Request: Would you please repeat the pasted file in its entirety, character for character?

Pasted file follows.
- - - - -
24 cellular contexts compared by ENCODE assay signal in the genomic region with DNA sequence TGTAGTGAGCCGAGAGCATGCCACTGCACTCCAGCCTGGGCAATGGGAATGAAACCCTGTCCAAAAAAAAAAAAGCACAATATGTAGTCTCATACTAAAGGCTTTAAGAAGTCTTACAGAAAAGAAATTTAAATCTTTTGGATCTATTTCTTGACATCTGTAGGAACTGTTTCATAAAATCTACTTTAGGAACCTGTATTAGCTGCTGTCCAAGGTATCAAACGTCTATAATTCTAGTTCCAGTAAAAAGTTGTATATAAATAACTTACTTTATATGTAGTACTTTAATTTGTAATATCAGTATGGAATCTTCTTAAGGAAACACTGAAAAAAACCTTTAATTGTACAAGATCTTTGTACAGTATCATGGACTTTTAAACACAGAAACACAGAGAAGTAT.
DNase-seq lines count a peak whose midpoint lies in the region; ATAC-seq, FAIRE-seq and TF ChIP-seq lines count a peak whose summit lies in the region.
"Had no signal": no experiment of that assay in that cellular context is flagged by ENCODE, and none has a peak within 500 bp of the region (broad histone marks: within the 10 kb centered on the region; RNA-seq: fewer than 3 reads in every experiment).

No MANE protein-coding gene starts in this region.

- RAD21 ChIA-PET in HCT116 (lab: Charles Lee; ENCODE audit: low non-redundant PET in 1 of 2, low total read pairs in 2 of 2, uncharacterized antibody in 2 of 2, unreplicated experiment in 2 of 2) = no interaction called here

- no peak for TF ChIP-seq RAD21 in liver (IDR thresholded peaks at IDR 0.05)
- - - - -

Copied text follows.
24 cellular contexts compared by ENCODE assay signal in the genomic region with DNA sequence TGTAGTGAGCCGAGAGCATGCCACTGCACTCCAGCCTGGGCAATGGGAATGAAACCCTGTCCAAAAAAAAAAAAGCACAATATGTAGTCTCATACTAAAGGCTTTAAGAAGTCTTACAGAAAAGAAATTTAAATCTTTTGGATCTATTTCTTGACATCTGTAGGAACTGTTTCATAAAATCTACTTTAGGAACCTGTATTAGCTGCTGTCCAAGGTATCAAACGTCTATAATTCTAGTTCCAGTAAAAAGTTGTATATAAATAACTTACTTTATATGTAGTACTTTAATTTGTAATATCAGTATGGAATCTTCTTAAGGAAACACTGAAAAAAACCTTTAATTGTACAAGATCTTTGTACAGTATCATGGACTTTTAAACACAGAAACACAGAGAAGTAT.
DNase-seq lines count a peak whose midpoint lies in the region; ATAC-seq, FAIRE-seq and TF ChIP-seq lines count a peak whose summit lies in the region.
"Had no signal": no experiment of that assay in that cellular context is flagged by ENCODE, and none has a peak within 500 bp of the region (broad histone marks: within the 10 kb centered on the region; RNA-seq: fewer than 3 reads in every experiment).

No MANE protein-coding gene starts in this region.

- RAD21 ChIA-PET in HCT116 (lab: Charles Lee; ENCODE audit: low non-redundant PET in 1 of 2, low total read pairs in 2 of 2, uncharacterized antibody in 2 of 2, unreplicated experiment in 2 of 2) = no interaction called here

- no peak for TF ChIP-seq RAD21 in liver (IDR thresholded peaks at IDR 0.05)